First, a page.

Abstract

Frames:
THE RIGHT OF PRIVACY IN FLORIDA IN THE AGE OF TECHNOLOGY AND THE TWENTY-FIRST CENTURY: A NEED FOR PROTECTION FROM PRIVATE and COMMERCIAL INTRUSION

BEN F. OVERTON

Copyright 1997 Florida State University Law Review

Increasingly, the citizens of this country express concern regarding the need for additional protection under the right of privacy, also known as the "right to be let alone." Recent polls reflect that eighty percent of Americans believe they have lost control over their personal information and that ninety percent favor legislation to provide additional privacy protections. These elevated rates of citizen concern are the direct result of recent sophisticated technological advances, advances which make it both cheap and easy to categorize and to track what was once thought to be private information. To properly examine how to best address these concerns, it is important to understand that Florida is one of the few states in this country to have an express right of privacy in its constitution to protect against government intrusion. Since the provision's adoption in 1980, it has become a significant part of Florida's jurisprudence.

The provision impacts the rights of free press, free speech, and the Florida constitutional and statutory provisions regarding public records and public meetings. It has been used to limit governmental intrusion into both the areas of personal decision-making and the disclosure of private information. All of these interlocking rights and applications have made the right of privacy a true legal chameleon. In the new "age of technology" or "information age" in which we now live, protecting privacy will undoubtedly become even more important to the citizens of this state.

However, it is critical to recognize that this provision protects only against intrusions by the government. It does nothing to protect citizens from intrusions by private or commercial entities. Without question, it is this latter intrusion that will present the greatest privacy challenge in the coming decade and the twenty-first century. As technology develops, more and more methods for assimilating and distributing information will likely become available. As the United States Supreme Court has recognized, an individual's interest in controlling the dissemination of personal information should "not dissolve simply because that information may be available to the public in some form." Given the current state of technology, as well as the potential for more sophisticated advancements, the time is ripe to consider taking steps that may ensure protection of our privacy into the future. Otherwise, "[p]rivacy as we know it may not exist in the next decade."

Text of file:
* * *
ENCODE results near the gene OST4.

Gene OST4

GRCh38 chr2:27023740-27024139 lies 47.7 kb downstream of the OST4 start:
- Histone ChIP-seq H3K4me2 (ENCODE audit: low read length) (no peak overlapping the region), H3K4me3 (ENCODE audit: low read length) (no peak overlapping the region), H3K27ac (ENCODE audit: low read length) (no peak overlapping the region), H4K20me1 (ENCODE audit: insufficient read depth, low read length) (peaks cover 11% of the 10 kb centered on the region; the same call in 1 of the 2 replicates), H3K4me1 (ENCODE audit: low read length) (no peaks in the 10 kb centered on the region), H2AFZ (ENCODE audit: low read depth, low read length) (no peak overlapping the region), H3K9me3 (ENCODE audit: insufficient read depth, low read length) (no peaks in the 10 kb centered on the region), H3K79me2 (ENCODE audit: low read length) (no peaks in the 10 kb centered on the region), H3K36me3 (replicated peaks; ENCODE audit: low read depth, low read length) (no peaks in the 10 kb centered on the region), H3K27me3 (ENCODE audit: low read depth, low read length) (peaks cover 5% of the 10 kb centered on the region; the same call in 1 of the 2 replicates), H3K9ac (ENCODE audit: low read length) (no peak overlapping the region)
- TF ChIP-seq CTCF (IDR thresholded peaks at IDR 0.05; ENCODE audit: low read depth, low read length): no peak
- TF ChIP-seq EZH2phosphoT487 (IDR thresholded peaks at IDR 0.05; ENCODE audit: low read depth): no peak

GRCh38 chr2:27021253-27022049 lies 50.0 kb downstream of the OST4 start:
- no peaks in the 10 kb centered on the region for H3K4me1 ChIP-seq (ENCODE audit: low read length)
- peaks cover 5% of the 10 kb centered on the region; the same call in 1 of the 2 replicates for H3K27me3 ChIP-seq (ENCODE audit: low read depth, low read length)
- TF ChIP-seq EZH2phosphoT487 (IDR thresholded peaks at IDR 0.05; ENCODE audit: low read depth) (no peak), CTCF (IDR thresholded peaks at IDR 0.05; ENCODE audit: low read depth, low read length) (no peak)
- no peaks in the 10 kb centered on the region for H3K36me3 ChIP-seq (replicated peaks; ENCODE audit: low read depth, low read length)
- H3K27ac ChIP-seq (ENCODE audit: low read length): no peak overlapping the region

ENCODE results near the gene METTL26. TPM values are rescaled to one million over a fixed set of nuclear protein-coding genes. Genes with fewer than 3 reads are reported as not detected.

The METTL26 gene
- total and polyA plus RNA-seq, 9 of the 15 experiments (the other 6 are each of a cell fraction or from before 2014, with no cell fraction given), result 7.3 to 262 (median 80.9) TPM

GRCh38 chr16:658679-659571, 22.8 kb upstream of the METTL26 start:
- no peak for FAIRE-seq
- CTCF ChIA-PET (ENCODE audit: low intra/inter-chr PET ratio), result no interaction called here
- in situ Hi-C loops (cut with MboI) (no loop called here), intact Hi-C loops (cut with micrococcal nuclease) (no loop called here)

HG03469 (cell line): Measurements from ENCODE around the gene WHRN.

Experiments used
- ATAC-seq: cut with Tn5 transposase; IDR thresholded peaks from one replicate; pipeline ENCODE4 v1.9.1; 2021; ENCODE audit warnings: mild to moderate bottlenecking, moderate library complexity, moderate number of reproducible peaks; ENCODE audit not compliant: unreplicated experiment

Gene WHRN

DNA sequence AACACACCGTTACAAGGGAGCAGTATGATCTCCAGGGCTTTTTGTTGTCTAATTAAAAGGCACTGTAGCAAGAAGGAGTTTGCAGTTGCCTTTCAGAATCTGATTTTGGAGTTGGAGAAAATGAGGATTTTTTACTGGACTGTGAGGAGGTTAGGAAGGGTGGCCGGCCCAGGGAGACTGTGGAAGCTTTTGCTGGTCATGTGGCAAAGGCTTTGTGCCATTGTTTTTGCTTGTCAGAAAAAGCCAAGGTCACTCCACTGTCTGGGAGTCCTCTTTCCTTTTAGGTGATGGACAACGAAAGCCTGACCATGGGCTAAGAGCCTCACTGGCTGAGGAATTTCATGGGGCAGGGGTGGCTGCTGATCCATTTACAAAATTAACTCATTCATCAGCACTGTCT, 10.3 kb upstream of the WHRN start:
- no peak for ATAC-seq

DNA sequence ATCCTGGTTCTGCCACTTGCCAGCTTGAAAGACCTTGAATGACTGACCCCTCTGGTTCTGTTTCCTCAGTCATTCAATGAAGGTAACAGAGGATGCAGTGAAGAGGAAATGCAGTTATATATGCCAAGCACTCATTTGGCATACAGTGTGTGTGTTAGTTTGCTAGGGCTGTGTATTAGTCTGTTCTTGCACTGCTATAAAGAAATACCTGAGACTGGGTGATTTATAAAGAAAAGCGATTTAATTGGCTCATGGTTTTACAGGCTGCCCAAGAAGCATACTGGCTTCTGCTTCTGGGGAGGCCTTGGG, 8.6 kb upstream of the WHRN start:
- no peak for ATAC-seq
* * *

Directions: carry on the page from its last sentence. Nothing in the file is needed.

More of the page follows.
To that end, Part II of this Article addresses the concerns and challenges presented to personal privacy in the information age. Part III analyzes the development of federal and Florida constitutional privacy rights as well as civil common law actions for invasion of privacy and statutory protections. Part IV suggests solutions, including a textual addition to Florida's constitutional privacy provision to secure protection from intrusion into private spheres by non-governmental entities.


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